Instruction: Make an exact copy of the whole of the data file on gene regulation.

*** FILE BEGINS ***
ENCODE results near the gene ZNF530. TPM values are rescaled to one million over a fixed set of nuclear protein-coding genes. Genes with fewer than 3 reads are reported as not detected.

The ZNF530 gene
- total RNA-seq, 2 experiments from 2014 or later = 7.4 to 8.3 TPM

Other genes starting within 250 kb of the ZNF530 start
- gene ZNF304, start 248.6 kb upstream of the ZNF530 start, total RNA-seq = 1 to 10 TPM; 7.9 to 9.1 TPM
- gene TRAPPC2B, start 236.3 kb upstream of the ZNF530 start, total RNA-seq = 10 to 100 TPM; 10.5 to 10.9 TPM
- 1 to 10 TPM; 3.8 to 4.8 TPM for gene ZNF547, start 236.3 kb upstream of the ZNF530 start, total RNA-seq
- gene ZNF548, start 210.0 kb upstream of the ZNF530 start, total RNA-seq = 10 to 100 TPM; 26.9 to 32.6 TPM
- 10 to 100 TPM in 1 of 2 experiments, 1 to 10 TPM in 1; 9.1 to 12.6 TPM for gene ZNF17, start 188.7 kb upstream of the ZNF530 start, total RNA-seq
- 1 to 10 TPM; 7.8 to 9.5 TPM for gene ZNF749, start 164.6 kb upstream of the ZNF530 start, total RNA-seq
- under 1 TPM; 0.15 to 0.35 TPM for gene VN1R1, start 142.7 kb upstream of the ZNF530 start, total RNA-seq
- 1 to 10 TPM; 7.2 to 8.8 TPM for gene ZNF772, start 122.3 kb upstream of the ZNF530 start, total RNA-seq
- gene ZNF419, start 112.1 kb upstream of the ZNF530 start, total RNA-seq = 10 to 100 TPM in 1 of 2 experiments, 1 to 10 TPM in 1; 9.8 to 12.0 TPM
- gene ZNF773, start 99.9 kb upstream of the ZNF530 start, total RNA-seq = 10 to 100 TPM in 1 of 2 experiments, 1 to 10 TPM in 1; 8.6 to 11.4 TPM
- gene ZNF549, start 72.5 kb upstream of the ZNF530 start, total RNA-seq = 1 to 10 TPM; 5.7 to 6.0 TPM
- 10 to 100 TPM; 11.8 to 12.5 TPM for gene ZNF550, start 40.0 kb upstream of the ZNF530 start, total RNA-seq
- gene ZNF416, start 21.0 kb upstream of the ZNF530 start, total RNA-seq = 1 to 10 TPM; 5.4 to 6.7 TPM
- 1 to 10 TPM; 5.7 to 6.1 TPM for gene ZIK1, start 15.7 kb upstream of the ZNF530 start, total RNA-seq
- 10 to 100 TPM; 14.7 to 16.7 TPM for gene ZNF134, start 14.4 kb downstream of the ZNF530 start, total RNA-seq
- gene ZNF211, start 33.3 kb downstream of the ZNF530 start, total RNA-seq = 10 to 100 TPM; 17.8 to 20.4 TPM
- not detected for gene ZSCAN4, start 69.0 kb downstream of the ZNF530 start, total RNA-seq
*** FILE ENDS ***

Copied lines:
ENCODE results near the gene ZNF530. TPM values are rescaled to one million over a fixed set of nuclear protein-coding genes. Genes with fewer than 3 reads are reported as not detected.

The ZNF530 gene
- total RNA-seq, 2 experiments from 2014 or later = 7.4 to 8.3 TPM

Other genes starting within 250 kb of the ZNF530 start
- gene ZNF304, start 248.6 kb upstream of the ZNF530 start, total RNA-seq = 1 to 10 TPM; 7.9 to 9.1 TPM
- gene TRAPPC2B, start 236.3 kb upstream of the ZNF530 start, total RNA-seq = 10 to 100 TPM; 10.5 to 10.9 TPM
- 1 to 10 TPM; 3.8 to 4.8 TPM for gene ZNF547, start 236.3 kb upstream of the ZNF530 start, total RNA-seq
- gene ZNF548, start 210.0 kb upstream of the ZNF530 start, total RNA-seq = 10 to 100 TPM; 26.9 to 32.6 TPM
- 10 to 100 TPM in 1 of 2 experiments, 1 to 10 TPM in 1; 9.1 to 12.6 TPM for gene ZNF17, start 188.7 kb upstream of the ZNF530 start, total RNA-seq
- 1 to 10 TPM; 7.8 to 9.5 TPM for gene ZNF749, start 164.6 kb upstream of the ZNF530 start, total RNA-seq
- under 1 TPM; 0.15 to 0.35 TPM for gene VN1R1, start 142.7 kb upstream of the ZNF530 start, total RNA-seq
- 1 to 10 TPM; 7.2 to 8.8 TPM for gene ZNF772, start 122.3 kb upstream of the ZNF530 start, total RNA-seq
- gene ZNF419, start 112.1 kb upstream of the ZNF530 start, total RNA-seq = 10 to 100 TPM in 1 of 2 experiments, 1 to 10 TPM in 1; 9.8 to 12.0 TPM
- gene ZNF773, start 99.9 kb upstream of the ZNF530 start, total RNA-seq = 10 to 100 TPM in 1 of 2 experiments, 1 to 10 TPM in 1; 8.6 to 11.4 TPM
- gene ZNF549, start 72.5 kb upstream of the ZNF530 start, total RNA-seq = 1 to 10 TPM; 5.7 to 6.0 TPM
- 10 to 100 TPM; 11.8 to 12.5 TPM for gene ZNF550, start 40.0 kb upstream of the ZNF530 start, total RNA-seq
- gene ZNF416, start 21.0 kb upstream of the ZNF530 start, total RNA-seq = 1 to 10 TPM; 5.4 to 6.7 TPM
- 1 to 10 TPM; 5.7 to 6.1 TPM for gene ZIK1, start 15.7 kb upstream of the ZNF530 start, total RNA-seq
- 10 to 100 TPM; 14.7 to 16.7 TPM for gene ZNF134, start 14.4 kb downstream of the ZNF530 start, total RNA-seq
- gene ZNF211, start 33.3 kb downstream of the ZNF530 start, total RNA-seq = 10 to 100 TPM; 17.8 to 20.4 TPM
- not detected for gene ZSCAN4, start 69.0 kb downstream of the ZNF530 start, total RNA-seq